Here's one of the questions I asked my students on a portion of the spring semester exam:
In the wake of a number of child suicides traced to bullying, the Connecticut State Legislature adopted a law prohibiting “bullying” of schoolchildren.My students had about a half-hour to answer this question, and it was worth about 17 points out of 100 on the exam. Feel free to take a stab at it. Tomorrow I'll summarize some of the constitutional issues that this question raises.
For purposes of this section, "bullying" means any overt acts by a student or a group of students directed against another student with the intent to ridicule, harass, humiliate or intimidate the other student while on school grounds, at a school-sponsored activity or on a school bus, which acts are committed more than once against any student during the school year. [“Bullying” may also include] bullying outside of the school setting if it has a direct and negative impact on a student's academic performance or safety in school.The statute made “bullying” grounds for suspension or expulsion from school as well as a criminal misdemeanor juvenile offense.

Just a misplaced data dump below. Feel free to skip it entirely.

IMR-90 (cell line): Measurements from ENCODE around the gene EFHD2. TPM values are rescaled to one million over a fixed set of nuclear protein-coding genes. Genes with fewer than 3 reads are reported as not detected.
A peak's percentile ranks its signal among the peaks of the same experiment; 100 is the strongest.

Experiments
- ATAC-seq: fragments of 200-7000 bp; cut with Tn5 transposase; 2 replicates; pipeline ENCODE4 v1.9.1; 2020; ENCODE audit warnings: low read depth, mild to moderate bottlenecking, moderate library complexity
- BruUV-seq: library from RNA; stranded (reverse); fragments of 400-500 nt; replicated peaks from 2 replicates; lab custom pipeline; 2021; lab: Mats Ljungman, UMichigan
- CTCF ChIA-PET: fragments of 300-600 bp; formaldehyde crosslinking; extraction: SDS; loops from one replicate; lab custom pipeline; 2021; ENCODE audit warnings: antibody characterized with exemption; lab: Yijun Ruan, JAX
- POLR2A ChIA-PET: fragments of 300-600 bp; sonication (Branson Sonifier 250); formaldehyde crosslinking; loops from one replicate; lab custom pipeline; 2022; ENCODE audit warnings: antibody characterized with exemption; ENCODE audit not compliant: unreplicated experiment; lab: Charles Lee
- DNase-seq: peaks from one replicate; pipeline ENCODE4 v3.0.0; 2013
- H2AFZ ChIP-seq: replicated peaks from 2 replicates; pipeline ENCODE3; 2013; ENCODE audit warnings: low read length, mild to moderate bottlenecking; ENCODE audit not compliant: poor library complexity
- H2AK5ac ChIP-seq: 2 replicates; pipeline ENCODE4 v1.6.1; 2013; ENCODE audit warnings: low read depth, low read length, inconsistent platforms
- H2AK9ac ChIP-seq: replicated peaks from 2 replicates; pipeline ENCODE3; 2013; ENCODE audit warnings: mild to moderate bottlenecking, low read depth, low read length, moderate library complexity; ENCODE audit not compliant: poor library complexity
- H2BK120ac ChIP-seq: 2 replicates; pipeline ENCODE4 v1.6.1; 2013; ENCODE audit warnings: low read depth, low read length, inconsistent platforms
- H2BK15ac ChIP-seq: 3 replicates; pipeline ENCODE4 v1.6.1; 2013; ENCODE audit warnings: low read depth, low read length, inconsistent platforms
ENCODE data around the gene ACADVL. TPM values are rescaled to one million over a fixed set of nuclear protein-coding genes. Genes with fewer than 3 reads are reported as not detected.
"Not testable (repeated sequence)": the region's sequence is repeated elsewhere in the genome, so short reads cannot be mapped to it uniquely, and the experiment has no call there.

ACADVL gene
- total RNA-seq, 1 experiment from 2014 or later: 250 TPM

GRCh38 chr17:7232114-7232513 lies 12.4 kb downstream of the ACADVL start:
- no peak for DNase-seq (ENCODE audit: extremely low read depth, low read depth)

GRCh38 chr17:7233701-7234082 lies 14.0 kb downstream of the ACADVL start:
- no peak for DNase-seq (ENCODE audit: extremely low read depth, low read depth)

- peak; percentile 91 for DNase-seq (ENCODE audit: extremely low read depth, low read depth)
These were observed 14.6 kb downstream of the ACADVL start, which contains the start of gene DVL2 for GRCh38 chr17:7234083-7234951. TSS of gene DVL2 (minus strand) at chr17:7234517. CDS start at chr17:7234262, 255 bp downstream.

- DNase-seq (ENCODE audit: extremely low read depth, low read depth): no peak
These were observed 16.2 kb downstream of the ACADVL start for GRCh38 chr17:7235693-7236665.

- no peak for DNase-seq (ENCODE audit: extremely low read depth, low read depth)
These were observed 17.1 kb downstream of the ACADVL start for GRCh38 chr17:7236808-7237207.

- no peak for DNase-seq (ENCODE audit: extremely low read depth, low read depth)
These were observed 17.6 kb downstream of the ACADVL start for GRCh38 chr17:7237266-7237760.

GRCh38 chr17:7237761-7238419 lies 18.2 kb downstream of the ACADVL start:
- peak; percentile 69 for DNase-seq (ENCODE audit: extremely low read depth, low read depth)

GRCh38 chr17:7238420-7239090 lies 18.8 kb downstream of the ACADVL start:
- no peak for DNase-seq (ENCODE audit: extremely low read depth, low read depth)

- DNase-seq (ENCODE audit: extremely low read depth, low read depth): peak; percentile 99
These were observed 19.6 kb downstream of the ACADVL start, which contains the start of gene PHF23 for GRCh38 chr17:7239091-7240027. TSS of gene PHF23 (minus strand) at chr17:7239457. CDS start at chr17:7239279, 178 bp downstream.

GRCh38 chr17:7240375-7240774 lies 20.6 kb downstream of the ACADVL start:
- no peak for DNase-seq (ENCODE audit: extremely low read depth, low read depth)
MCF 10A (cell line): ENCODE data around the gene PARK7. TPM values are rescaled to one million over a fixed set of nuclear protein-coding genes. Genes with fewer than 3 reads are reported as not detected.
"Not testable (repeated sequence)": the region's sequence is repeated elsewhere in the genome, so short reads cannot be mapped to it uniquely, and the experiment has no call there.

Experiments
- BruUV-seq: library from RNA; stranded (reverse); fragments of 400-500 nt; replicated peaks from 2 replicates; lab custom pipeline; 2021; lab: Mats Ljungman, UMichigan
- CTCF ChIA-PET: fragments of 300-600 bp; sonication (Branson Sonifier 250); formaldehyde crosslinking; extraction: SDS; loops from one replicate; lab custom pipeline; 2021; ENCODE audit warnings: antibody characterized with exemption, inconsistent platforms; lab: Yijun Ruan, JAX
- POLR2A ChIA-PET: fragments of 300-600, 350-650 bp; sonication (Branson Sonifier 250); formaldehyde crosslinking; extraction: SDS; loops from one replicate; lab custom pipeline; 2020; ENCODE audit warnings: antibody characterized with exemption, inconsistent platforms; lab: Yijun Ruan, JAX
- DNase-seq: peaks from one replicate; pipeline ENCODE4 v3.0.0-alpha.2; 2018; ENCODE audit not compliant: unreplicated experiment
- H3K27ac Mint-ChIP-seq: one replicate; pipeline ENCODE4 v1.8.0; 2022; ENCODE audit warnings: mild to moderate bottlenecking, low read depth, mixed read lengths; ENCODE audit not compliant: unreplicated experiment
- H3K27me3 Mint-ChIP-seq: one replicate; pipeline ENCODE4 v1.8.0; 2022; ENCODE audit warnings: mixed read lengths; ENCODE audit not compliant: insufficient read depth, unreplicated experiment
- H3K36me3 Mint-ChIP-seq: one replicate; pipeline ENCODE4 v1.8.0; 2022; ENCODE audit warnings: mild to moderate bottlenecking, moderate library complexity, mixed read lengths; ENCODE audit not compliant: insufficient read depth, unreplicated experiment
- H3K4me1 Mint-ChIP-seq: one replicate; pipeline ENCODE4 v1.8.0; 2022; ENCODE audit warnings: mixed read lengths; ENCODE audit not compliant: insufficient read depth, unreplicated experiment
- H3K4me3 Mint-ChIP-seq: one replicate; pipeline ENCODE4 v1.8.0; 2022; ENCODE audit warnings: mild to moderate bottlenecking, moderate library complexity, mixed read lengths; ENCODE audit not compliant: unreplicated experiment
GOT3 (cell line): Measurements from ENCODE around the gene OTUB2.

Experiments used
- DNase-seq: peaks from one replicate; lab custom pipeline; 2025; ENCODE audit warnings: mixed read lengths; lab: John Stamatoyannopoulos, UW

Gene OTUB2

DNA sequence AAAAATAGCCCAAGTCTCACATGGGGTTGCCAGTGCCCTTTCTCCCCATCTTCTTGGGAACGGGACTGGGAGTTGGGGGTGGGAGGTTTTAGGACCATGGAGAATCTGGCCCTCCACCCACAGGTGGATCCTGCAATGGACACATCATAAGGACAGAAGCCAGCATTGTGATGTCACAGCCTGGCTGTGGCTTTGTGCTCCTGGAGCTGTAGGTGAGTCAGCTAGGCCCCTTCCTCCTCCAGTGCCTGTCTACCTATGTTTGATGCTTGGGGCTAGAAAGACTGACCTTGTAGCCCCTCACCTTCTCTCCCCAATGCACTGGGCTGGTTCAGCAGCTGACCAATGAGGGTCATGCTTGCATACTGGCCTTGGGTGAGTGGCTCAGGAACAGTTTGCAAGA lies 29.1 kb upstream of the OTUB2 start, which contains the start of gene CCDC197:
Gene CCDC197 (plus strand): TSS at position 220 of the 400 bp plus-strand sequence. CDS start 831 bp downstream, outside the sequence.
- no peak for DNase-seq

The law was applied in the following circumstances:
1. For three days in a row seven fifth grade girls made a point of saying to another girl, whenever they saw her, “Nobody likes you, why don’t you just disappear.”
2. A tenth-grade student regularly wore a tee shirt to school that had written on it, “Homosexuality is a sin.”
Please analyze the constitutional issues that arise under the doctrine of Freedom of Expression.
Wilson Huhn teaches Constitutional Law at The University of Akron School of Law.